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Influenza Virus Infection is not Affected by Serum Amyloid P Component
Molecular Medicinevolume 8, pages9–15 (2002)
Binding of serum amyloid P component (SAP) to its ligands, including bacteria, chromatin and amyloid fibrils, protects them from degradation, is antiopsonic and anti-immunogenic. SAP thereby enhances the virulence of pathogenic bacteria to which it binds. However SAP also contributes to host resistance against bacteria to which it does not bind. Human SAP has been reported to bind to the influenza virus and inhibit viral invasion of cells in tissue culture. We therefore investigated a possible role of SAP in either host resistance or viral virulence during influenza infection in vivo.
Materials and Methods
The clinical course of mouse adapted influenza virus infection, the host antibody response, and viral replication, were compared in wild type mice, mice with targeted deletion of the SAP gene, and mice transgenic for human SAP. The effects of reconstitution of SAP deficient mice with pure human SAP, and of a drug that specifically blocks SAP binding in vivo, were also studied. Binding of mouse and human SAP to immobilized influenza virus was compared.
The presence, absence, or availability for binding of SAP in vivo had no significant or consistent effect on the course or outcome of influenza infection, or on either viral replication or the anti-viral antibody response. Mouse SAP bound much less avidly than human SAP to influenza virus.
In marked contrast to the dramatic effects of SAP deficiency on host resistance to different bacterial infections, mouse SAP apparently plays no significant role during infection of mice with influenza virus. Human SAP binds much more avidly than mouse SAP to the virus, but also had no effect on any of the parameters measured and is therefore unlikely to be involved in human influenza infection.
Serum amyloid P component (SAP), a normal plasma protein of the pentraxin family (1), binds specifically to amyloid fibrils, to certain anionic glycans, to DNA, chromatin and apoptotic cells, and to some bacteria (2). SAP bound to all these ligands acts as an anti-opsonin, protecting them from degradation in vitro and in vivo (3,4). This contributes to pathogenesis of amyloidosis (5). In contrast, SAP has an important normal function in maintaining tolerance to DNA and chromatin, as SAP deficient mice spontaneously develop florid anti-nuclear autoimmunity (6). With respect to innate immunity against bacteria, SAP is protective in infection with organisms to which it does not bind, such as smooth Gram negative species (4,7). However for organisms to which it does bind, such as S. pyogenes and rough strains of E. coli, SAP enhances virulence by protecting the bacteria against phagocytosis, and SAP deficient mice are much more resistant than wild type animals to these infections (4). Human SAP also binds to the influenza virus hemagglutinin and inhibits invasion of cells in vitro, whilst preincubation of the virus with human SAP in vitro or intra-nasal administration of human SAP to mice, have been reported to prevent infection in vivo (8,9). These observations suggest that SAP might play a role in innate immunity to influenza infection. On the other hand the protective anti-opsonic effect of SAP binding with respect to bacteria, and the anti-immunogenic effect of SAP with respect to chromatin autoantigens suggested that SAP might rather contribute to influenza pathogenesis. We have therefore investigated the clinical course and immune response to mouse adapted strains of influenza virus in SAP deficient compared to wild type mice, as well as in human SAP transgenic animals, and mice treated with our novel SAP-inhibitory drug (7).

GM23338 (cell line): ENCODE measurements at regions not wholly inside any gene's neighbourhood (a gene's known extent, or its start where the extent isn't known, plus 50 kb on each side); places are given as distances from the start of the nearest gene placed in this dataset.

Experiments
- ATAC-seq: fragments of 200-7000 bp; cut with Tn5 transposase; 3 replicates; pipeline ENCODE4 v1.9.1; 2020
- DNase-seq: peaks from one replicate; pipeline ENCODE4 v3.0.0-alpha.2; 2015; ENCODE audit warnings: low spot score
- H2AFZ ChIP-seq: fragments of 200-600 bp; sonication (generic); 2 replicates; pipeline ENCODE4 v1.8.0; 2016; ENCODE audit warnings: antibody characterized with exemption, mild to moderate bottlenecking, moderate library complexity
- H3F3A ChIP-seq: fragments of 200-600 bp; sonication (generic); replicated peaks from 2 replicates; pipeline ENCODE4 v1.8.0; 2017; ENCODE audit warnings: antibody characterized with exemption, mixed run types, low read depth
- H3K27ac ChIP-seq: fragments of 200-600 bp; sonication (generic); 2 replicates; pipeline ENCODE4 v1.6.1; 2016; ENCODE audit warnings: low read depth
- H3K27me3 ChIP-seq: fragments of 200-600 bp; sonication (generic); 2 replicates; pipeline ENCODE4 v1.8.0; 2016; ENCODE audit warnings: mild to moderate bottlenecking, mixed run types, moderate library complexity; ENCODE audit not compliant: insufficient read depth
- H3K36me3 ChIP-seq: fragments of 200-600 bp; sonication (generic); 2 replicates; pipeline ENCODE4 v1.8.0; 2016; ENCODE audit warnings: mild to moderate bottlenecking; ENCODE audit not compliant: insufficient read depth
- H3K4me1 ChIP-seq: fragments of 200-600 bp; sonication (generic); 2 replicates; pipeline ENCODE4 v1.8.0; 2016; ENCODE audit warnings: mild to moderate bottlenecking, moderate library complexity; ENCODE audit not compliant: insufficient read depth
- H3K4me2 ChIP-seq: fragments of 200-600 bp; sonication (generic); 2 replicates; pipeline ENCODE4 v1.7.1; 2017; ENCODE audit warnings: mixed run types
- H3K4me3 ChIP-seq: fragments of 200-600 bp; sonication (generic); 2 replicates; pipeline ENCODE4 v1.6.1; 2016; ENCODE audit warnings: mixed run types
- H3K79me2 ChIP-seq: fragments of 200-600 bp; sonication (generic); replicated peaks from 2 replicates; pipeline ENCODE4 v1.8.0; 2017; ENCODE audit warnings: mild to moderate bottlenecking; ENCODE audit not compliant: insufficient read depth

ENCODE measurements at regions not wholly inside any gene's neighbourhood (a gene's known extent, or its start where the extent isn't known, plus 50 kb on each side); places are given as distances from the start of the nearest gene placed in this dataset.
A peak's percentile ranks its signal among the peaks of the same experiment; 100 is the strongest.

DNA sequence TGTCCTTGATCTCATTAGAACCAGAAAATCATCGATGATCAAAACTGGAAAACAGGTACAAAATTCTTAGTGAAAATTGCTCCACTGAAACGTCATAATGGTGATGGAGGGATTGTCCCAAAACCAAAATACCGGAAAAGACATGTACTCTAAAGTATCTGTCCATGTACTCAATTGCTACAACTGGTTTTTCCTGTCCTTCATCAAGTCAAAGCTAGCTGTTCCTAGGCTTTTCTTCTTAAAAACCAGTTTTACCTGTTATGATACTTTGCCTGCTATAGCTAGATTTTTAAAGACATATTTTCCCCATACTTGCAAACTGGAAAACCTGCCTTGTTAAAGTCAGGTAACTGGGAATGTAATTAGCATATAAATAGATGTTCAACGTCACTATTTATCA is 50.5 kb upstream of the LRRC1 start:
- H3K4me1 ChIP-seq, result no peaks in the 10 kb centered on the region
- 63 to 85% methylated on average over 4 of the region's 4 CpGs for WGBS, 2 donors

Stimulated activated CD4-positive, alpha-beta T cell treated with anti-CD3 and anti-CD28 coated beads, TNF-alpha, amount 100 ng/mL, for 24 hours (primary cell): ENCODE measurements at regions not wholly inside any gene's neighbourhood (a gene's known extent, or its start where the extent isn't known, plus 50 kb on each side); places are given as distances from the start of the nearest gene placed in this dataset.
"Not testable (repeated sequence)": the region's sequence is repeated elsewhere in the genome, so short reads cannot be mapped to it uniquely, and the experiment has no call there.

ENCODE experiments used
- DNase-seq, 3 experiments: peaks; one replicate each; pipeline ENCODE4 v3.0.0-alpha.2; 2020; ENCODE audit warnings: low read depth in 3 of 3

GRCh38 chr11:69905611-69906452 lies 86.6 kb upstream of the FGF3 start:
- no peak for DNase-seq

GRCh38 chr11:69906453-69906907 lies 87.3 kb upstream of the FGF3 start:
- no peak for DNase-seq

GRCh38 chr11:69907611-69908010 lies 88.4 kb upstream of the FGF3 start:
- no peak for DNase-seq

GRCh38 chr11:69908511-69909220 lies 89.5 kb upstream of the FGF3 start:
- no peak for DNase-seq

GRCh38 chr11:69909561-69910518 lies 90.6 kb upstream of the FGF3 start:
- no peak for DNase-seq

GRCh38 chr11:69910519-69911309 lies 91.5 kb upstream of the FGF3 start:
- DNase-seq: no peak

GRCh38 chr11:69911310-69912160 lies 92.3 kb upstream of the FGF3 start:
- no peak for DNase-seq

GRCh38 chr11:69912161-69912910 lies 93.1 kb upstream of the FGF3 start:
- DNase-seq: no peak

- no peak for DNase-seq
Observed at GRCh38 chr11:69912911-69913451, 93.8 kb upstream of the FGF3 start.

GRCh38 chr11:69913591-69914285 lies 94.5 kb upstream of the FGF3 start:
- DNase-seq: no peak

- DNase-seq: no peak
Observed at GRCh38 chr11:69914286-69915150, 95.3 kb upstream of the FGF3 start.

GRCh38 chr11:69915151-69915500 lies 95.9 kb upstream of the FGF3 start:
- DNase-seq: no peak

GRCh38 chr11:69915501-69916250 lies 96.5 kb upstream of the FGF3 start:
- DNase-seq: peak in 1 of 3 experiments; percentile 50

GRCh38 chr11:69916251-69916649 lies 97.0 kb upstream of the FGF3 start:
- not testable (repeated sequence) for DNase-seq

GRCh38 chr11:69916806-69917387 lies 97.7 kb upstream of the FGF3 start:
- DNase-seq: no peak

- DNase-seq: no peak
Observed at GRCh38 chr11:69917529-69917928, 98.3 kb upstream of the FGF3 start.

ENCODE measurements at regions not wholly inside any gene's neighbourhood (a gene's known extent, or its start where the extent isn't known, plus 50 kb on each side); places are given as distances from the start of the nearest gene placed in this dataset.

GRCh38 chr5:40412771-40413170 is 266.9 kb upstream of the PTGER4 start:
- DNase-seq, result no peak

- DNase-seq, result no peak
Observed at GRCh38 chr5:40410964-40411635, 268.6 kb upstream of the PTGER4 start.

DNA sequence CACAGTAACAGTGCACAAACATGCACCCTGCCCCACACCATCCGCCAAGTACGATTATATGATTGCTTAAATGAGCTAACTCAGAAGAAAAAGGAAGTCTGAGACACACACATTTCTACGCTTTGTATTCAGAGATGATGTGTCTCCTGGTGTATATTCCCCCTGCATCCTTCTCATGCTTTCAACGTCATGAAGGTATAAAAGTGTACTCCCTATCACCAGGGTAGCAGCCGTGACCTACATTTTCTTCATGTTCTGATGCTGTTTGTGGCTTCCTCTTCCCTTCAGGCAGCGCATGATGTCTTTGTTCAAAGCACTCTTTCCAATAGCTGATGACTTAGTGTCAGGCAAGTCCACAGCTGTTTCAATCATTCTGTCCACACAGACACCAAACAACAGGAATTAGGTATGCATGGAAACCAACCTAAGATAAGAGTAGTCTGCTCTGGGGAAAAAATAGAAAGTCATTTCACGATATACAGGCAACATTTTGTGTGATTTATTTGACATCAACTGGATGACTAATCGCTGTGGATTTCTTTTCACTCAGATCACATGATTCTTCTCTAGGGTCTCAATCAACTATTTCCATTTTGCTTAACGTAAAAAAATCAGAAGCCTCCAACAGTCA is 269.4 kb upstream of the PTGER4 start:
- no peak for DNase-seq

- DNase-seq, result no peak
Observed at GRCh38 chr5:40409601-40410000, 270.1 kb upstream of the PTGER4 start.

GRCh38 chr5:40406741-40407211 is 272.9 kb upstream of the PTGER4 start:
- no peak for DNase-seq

Materials and Methods
Influenza virus strains A/Puerto Rico/8/34 (H1N1) (PR8), A/Shanghai/24/90 (H3N2) (Shg/24) and A/Wilson Smith/33 (H1N1) (WS/33) propagated in fertile hens’ eggs, were from the stocks of the National Institute for Biological Standards and Control, UK, and from Roche Discovery Welwyn, UK.
Mice and SAP
All experiments were conducted in C57BL/6 mice, comparing wild type animals with SAP knockouts (5) and mice transgenic for human SAP (10). Both strains of genetically modified mice had been back crossed onto the C57BL/6 background for more than 10 generations. Human SAP was isolated and purified as previously described (11).
Infection of Mice
Mice were intra-nasally infected with influenza viruses (20 µl per mouse containing 50 MID50 or more in different experiments), while under light anesthesia (12). Nasal washes in PBSA were taken on days 3–7 after infection and samples were titrated for influenza virus on Madin-Darby Canine Kidney (MDCK) cells using standard procedures (13). Virus titers (TCID50/ml) were calculated by the Spearman Kärber method (14). In other experiments infected mice were weighed daily and their survival monitored, or groups were killed at the times shown for determination of anti-influenza virus antibody titers in serum and broncho-alveolar lavage fluid, and of virus titers in the lung. Following the last time point shown in the Figures reporting survival experiments, all remaining mice were vigorous and healthy with no signs of disease and were therefore culled 24 h later.
Assay of Influenza Virus A/PR/8/34 from the Lungs of Infected Mice